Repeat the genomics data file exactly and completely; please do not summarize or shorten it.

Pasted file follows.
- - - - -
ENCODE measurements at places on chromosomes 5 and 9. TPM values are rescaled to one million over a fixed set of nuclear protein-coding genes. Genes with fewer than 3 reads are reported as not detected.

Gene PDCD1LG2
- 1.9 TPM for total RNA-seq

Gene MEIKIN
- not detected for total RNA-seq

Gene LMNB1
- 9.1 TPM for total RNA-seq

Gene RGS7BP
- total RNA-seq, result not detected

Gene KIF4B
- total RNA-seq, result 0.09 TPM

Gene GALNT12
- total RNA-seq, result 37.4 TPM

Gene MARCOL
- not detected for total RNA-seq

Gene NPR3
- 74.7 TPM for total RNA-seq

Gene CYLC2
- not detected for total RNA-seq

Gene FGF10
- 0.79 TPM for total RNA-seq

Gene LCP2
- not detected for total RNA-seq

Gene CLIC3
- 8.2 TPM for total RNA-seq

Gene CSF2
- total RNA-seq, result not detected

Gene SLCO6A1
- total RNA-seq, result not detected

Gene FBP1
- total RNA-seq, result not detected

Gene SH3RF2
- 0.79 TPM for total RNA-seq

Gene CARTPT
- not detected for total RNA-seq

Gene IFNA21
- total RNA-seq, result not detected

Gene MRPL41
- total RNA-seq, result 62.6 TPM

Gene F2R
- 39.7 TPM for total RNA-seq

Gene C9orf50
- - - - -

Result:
ENCODE measurements at places on chromosomes 5 and 9. TPM values are rescaled to one million over a fixed set of nuclear protein-coding genes. Genes with fewer than 3 reads are reported as not detected.

Gene PDCD1LG2
- 1.9 TPM for total RNA-seq

Gene MEIKIN
- not detected for total RNA-seq

Gene LMNB1
- 9.1 TPM for total RNA-seq

Gene RGS7BP
- total RNA-seq, result not detected

Gene KIF4B
- total RNA-seq, result 0.09 TPM

Gene GALNT12
- total RNA-seq, result 37.4 TPM

Gene MARCOL
- not detected for total RNA-seq

Gene NPR3
- 74.7 TPM for total RNA-seq

Gene CYLC2
- not detected for total RNA-seq

Gene FGF10
- 0.79 TPM for total RNA-seq

Gene LCP2
- not detected for total RNA-seq

Gene CLIC3
- 8.2 TPM for total RNA-seq

Gene CSF2
- total RNA-seq, result not detected

Gene SLCO6A1
- total RNA-seq, result not detected

Gene FBP1
- total RNA-seq, result not detected

Gene SH3RF2
- 0.79 TPM for total RNA-seq

Gene CARTPT
- not detected for total RNA-seq

Gene IFNA21
- total RNA-seq, result not detected

Gene MRPL41
- total RNA-seq, result 62.6 TPM

Gene F2R
- 39.7 TPM for total RNA-seq

Gene C9orf50